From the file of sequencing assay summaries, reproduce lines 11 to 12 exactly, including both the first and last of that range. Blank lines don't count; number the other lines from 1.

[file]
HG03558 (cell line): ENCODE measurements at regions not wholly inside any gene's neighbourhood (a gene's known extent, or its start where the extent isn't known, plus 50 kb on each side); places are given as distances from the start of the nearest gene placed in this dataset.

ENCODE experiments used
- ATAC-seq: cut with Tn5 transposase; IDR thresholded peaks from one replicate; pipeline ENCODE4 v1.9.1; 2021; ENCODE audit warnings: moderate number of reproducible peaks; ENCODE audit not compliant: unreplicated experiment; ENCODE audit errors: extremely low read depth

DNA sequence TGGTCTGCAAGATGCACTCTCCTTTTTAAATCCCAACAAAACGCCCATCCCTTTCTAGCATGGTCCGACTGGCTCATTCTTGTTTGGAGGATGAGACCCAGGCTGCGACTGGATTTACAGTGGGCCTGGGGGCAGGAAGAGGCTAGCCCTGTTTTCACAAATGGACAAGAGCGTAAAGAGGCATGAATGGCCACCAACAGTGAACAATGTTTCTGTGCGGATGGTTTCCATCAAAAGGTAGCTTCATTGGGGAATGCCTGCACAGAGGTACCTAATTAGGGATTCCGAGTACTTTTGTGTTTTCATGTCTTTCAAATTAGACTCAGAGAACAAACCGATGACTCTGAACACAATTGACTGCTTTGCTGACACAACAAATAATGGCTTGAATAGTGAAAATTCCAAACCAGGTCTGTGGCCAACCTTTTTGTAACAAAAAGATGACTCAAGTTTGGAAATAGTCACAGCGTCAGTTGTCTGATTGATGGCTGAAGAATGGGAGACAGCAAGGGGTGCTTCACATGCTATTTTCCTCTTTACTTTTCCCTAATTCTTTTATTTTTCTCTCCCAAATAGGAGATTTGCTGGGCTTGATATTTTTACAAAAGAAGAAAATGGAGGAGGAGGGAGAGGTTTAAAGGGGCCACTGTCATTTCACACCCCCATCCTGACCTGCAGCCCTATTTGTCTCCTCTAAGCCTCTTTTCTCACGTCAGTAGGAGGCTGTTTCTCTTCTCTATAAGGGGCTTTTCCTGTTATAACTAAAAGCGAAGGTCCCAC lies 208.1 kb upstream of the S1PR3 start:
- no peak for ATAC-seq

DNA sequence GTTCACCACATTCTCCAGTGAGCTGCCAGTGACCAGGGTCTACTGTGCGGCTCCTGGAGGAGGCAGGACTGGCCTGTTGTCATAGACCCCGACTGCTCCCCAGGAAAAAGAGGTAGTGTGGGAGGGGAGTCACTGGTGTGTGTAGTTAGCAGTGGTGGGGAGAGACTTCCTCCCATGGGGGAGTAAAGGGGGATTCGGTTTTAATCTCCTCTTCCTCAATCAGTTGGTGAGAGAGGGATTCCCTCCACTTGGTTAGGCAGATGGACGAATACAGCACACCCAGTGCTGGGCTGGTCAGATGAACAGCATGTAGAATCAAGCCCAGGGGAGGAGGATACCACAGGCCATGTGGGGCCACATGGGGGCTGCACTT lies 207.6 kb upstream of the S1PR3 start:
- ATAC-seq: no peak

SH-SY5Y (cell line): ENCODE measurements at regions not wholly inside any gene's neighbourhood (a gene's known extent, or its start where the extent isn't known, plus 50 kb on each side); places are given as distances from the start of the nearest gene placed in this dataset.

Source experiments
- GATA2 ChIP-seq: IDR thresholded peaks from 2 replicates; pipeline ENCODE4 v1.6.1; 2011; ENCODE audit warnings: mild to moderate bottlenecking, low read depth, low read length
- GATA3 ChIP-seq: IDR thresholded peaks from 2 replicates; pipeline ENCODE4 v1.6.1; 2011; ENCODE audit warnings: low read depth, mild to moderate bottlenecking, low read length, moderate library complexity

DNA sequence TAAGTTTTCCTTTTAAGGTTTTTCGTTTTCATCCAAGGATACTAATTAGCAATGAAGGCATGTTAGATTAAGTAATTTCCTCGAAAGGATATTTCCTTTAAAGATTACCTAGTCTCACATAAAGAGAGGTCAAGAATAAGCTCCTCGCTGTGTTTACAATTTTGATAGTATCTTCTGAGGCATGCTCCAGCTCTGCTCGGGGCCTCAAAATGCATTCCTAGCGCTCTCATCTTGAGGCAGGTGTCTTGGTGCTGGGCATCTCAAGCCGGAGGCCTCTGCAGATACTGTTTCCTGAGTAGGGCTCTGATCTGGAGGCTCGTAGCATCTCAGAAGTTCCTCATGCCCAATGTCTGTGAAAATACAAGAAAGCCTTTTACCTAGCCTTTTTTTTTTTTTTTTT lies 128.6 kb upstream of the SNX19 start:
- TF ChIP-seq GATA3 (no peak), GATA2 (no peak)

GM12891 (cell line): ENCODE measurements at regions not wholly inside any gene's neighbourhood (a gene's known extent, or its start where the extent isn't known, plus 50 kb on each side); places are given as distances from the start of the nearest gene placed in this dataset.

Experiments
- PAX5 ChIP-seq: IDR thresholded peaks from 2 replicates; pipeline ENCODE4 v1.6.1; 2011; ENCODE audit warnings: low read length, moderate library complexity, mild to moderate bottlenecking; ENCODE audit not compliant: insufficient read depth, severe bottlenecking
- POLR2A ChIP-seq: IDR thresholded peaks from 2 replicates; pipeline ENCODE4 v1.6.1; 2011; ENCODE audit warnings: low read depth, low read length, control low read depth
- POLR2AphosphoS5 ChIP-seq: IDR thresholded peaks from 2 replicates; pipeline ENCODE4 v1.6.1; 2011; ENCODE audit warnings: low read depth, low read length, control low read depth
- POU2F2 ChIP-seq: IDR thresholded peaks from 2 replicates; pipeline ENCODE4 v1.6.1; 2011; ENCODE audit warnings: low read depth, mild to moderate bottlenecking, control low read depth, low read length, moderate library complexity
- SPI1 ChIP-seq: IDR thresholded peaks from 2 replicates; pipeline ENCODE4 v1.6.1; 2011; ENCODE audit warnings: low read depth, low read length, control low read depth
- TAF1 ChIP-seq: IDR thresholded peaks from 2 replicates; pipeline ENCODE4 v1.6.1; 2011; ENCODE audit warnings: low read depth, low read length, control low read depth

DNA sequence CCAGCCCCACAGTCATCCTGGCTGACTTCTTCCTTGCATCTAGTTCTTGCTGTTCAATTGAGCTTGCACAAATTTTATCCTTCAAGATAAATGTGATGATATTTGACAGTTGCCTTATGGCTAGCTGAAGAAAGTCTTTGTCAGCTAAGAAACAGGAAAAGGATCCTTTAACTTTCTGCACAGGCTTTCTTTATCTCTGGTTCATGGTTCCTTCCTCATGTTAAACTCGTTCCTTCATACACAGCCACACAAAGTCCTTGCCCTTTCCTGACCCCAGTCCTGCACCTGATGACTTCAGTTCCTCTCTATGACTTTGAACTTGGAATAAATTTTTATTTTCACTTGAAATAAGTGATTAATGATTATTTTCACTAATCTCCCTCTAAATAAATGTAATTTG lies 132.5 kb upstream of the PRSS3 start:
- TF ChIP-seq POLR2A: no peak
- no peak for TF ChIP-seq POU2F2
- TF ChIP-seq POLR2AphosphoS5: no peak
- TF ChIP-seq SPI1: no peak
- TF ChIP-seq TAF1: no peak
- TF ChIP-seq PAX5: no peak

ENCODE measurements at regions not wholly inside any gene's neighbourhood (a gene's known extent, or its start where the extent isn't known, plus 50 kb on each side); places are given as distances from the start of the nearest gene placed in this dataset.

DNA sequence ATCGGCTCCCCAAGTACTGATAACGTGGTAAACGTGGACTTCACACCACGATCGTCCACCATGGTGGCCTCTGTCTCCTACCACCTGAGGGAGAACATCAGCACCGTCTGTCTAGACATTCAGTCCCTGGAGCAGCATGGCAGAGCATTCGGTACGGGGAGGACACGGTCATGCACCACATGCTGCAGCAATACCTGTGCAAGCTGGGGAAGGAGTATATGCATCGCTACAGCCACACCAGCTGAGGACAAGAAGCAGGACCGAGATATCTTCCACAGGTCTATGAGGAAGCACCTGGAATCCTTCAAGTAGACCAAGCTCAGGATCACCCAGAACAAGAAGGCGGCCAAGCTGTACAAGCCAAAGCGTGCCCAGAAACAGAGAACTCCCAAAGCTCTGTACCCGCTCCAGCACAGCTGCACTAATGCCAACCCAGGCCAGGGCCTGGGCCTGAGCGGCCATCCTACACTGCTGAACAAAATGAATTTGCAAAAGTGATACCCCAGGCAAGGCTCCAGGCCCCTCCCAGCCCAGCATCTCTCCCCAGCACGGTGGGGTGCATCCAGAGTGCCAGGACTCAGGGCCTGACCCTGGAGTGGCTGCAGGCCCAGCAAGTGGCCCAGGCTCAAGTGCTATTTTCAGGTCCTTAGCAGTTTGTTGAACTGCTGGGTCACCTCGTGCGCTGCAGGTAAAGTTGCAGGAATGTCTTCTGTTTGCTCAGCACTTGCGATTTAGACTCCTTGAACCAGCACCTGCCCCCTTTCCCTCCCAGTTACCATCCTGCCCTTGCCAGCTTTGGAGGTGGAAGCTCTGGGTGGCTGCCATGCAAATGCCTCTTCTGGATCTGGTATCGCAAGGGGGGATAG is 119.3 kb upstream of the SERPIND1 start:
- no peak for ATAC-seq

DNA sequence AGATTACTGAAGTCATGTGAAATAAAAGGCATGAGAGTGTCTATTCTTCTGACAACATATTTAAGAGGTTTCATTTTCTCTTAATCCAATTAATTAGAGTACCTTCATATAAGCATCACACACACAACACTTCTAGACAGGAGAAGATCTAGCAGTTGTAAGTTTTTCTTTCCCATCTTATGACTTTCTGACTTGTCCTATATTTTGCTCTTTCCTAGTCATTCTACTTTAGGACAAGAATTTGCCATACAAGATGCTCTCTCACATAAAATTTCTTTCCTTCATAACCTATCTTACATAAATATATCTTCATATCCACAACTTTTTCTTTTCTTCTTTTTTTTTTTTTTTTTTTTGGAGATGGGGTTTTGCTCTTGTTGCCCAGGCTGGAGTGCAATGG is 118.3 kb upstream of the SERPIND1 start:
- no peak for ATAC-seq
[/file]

- GATA3 ChIP-seq: IDR thresholded peaks from 2 replicates; pipeline ENCODE4 v1.6.1; 2011; ENCODE audit warnings: low read depth, mild to moderate bottlenecking, low read length, moderate library complexity

DNA sequence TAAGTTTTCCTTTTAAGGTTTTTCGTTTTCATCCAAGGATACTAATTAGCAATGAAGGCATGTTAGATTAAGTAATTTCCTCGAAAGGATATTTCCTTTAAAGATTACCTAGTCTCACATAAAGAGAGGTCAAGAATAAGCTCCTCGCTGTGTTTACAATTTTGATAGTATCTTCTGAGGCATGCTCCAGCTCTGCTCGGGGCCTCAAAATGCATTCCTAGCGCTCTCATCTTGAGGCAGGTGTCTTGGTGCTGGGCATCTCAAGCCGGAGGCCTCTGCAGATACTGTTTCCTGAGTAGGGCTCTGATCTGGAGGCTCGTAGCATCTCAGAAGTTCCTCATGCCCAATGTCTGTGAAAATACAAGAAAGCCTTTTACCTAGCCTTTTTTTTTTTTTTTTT lies 128.6 kb upstream of the SNX19 start: